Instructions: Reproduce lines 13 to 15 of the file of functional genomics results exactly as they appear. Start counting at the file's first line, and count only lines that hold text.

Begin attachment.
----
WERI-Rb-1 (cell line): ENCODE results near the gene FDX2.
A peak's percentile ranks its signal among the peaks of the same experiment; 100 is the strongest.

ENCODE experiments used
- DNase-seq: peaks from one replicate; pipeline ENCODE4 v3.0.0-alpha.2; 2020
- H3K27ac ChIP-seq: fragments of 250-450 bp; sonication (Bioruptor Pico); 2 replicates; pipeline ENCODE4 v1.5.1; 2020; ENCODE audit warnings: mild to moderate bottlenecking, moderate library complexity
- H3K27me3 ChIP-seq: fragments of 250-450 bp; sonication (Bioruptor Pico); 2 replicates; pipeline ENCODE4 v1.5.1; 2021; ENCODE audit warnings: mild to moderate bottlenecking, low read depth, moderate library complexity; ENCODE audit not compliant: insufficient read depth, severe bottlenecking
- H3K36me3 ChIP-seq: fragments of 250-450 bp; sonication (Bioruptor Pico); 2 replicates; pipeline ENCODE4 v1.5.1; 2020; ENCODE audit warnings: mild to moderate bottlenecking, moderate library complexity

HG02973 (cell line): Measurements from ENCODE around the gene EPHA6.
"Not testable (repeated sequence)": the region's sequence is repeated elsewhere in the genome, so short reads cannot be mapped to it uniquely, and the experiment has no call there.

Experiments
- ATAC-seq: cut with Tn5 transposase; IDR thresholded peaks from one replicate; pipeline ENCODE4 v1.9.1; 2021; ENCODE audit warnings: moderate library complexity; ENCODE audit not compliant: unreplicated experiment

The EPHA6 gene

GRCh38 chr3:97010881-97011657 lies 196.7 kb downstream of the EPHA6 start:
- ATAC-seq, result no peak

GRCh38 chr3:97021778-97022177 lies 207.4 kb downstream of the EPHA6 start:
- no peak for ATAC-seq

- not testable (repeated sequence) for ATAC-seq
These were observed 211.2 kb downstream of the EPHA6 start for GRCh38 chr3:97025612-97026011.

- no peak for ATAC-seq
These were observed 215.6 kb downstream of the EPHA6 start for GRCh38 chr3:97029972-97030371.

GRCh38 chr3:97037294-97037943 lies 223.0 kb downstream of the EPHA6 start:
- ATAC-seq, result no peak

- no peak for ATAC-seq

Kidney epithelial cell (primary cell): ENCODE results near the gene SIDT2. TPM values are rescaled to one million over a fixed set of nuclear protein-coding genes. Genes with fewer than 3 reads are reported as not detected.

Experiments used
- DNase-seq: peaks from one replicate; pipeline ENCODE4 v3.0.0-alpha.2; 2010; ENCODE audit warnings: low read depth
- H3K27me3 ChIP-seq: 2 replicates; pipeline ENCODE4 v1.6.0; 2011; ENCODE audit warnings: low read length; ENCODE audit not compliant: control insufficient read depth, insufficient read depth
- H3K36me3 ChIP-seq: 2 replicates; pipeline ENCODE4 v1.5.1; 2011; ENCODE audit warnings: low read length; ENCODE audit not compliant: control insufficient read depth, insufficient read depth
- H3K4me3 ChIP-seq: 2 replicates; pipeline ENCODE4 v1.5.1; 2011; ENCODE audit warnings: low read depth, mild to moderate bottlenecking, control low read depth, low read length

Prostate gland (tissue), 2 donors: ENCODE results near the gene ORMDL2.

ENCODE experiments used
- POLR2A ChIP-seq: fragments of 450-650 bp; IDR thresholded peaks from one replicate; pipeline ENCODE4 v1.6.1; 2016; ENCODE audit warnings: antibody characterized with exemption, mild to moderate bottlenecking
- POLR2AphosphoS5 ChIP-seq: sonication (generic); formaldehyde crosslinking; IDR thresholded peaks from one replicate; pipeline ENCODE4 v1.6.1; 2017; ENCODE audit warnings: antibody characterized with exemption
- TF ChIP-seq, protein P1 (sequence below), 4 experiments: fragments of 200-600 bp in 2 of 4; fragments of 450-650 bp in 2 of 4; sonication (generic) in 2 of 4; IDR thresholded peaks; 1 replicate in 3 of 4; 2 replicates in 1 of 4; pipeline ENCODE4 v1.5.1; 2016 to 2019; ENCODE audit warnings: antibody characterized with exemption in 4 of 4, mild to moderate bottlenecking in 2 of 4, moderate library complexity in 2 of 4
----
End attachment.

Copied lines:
GRCh38 chr3:97010881-97011657 lies 196.7 kb downstream of the EPHA6 start:
- ATAC-seq, result no peak

GRCh38 chr3:97021778-97022177 lies 207.4 kb downstream of the EPHA6 start: